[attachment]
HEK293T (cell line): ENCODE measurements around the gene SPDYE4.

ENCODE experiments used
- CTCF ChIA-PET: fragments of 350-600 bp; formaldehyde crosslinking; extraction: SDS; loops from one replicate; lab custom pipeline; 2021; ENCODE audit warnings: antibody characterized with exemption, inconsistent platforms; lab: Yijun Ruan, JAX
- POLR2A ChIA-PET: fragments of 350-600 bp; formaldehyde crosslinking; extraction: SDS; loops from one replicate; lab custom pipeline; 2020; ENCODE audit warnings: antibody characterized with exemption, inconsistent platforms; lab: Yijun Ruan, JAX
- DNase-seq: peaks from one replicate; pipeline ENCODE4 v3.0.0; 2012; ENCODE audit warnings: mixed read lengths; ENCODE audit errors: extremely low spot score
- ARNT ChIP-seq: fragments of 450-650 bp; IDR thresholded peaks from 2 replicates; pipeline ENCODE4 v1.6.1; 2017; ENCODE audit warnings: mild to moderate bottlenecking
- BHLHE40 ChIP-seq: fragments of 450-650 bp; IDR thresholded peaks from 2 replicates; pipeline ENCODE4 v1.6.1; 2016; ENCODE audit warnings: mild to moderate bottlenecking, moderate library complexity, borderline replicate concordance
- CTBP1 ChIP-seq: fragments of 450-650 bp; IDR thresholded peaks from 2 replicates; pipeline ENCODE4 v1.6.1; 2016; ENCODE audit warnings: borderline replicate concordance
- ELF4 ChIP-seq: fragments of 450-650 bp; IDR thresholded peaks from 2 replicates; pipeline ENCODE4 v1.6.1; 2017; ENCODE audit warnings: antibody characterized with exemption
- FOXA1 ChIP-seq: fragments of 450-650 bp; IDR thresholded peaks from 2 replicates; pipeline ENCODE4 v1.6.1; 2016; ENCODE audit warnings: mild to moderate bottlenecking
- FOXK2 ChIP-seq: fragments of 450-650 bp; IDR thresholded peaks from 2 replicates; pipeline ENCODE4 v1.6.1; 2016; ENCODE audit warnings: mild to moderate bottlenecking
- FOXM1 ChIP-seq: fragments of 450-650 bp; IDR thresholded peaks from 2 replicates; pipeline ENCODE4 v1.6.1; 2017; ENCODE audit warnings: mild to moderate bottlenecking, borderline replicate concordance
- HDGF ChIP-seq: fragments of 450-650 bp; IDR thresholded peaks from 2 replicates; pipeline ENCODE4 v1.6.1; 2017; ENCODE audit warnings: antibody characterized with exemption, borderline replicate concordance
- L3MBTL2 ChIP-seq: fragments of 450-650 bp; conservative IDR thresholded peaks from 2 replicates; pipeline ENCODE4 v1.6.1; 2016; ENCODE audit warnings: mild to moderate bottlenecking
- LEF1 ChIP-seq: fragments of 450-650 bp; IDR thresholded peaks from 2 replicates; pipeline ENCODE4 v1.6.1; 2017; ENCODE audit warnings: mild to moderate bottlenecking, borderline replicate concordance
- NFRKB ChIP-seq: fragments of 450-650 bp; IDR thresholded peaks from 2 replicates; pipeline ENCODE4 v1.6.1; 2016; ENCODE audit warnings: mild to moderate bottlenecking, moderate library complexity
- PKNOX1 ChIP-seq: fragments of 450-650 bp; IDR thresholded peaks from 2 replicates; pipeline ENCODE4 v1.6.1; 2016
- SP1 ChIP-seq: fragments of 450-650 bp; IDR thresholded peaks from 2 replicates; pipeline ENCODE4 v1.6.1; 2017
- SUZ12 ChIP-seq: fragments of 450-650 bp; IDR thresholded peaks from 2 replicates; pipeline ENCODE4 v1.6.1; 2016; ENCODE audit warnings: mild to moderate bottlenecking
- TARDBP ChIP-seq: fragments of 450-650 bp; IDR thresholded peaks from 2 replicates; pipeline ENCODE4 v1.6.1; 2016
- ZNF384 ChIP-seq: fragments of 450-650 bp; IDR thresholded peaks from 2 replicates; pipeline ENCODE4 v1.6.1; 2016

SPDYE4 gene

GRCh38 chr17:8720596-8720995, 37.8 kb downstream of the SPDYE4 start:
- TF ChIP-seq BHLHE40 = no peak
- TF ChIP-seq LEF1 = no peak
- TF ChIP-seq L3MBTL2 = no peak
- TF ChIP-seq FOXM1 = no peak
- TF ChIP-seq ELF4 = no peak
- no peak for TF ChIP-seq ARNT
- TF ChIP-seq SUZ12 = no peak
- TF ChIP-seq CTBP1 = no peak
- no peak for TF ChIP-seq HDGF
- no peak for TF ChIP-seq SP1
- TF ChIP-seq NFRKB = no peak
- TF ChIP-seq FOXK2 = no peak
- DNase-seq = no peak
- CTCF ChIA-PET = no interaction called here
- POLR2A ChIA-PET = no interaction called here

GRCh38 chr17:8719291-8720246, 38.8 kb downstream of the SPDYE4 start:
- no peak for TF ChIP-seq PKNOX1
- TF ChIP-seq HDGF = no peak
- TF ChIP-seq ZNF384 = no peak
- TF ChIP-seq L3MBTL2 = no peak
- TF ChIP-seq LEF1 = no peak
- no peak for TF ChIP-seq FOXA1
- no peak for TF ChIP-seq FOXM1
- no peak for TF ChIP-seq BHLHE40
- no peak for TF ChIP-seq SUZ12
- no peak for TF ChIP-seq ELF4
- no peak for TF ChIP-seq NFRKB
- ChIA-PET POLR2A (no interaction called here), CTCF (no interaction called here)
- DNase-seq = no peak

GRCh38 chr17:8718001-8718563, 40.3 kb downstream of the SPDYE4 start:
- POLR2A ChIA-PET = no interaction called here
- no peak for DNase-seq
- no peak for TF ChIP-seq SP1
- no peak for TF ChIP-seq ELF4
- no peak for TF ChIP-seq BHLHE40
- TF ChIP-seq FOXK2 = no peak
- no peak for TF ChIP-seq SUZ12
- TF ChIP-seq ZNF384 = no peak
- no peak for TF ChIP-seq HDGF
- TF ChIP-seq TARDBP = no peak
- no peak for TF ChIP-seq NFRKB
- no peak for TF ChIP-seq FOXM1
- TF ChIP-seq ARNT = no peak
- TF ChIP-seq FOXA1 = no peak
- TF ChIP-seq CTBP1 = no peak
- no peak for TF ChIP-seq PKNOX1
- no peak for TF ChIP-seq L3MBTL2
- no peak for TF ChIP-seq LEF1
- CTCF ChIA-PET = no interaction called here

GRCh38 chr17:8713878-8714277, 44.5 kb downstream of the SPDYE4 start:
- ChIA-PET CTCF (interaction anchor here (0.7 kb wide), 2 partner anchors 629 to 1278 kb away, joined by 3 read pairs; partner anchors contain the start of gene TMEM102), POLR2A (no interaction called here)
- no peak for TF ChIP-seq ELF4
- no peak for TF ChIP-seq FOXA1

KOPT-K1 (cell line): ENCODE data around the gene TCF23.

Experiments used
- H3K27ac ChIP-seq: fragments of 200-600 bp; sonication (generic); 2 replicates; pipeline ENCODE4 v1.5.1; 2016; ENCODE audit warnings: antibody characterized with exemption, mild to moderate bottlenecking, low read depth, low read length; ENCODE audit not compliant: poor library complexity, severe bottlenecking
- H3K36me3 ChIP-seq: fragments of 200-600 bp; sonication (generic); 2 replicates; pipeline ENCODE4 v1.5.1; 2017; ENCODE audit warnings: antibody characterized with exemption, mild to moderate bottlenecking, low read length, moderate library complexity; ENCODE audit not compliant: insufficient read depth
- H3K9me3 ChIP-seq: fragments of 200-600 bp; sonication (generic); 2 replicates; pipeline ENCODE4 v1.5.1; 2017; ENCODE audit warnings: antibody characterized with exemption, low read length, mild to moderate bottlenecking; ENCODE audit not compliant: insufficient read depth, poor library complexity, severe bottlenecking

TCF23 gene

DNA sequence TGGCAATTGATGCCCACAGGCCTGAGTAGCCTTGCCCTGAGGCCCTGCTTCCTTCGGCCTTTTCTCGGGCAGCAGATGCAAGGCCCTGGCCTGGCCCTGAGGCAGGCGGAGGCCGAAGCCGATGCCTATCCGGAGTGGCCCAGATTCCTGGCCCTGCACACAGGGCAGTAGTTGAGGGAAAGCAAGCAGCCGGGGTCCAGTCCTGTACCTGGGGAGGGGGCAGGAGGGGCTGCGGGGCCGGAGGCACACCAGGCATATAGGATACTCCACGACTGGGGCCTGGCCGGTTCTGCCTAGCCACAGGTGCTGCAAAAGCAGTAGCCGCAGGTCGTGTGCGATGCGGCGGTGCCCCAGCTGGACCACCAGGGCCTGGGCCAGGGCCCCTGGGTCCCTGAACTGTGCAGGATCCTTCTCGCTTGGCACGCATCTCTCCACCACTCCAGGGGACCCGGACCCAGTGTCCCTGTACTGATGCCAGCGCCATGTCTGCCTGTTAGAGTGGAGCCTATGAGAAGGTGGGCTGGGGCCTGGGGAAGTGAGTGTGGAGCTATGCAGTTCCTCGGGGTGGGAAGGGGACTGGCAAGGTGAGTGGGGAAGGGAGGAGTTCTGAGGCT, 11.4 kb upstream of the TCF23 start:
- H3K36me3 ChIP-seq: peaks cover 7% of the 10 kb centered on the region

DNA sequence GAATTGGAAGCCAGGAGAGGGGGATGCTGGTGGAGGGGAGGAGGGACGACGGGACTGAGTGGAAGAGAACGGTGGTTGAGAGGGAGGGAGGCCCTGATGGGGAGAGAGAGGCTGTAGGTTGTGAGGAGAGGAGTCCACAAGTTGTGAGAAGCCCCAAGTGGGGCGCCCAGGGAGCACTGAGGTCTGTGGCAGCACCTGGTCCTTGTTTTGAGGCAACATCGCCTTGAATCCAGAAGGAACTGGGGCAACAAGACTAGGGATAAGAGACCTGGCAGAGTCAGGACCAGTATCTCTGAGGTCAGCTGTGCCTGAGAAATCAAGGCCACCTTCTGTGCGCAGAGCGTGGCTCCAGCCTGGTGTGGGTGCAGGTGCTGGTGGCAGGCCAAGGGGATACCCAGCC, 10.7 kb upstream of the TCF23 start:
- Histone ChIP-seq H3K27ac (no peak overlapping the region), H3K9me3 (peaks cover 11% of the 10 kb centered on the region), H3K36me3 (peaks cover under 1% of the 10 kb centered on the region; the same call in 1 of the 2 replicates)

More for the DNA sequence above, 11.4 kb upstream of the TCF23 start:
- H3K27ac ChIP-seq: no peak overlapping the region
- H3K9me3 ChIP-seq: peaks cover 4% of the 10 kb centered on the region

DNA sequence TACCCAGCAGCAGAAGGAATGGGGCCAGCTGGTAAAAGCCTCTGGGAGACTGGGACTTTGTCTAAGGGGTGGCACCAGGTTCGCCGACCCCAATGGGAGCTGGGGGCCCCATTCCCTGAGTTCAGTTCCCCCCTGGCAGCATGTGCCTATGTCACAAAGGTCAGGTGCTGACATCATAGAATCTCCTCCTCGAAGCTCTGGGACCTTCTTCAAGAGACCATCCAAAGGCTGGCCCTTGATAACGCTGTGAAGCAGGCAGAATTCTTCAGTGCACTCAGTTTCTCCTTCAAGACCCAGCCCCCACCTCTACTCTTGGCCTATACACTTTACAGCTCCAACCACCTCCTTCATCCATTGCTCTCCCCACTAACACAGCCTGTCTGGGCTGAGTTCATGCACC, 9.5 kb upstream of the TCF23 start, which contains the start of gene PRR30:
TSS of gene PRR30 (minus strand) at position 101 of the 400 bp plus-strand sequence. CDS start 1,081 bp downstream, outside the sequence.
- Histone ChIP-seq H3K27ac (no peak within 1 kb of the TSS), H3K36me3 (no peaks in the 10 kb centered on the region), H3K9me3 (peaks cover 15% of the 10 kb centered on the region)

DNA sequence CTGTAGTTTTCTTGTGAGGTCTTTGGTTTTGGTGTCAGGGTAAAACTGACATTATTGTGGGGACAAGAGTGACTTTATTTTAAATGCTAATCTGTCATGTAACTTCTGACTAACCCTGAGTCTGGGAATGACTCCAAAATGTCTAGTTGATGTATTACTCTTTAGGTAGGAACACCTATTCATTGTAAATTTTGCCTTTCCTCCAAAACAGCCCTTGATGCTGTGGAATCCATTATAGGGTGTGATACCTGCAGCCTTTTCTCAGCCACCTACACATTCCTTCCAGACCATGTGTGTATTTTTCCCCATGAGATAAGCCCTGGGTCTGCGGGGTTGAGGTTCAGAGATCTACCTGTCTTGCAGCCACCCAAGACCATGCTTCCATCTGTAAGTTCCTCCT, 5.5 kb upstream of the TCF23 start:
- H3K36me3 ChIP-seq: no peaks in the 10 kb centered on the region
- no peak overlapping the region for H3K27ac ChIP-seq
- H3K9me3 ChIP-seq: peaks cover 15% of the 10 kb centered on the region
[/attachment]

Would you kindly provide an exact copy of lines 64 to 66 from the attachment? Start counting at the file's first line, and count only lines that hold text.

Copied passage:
- no peak for TF ChIP-seq NFRKB
- no peak for TF ChIP-seq FOXM1
- TF ChIP-seq ARNT = no peak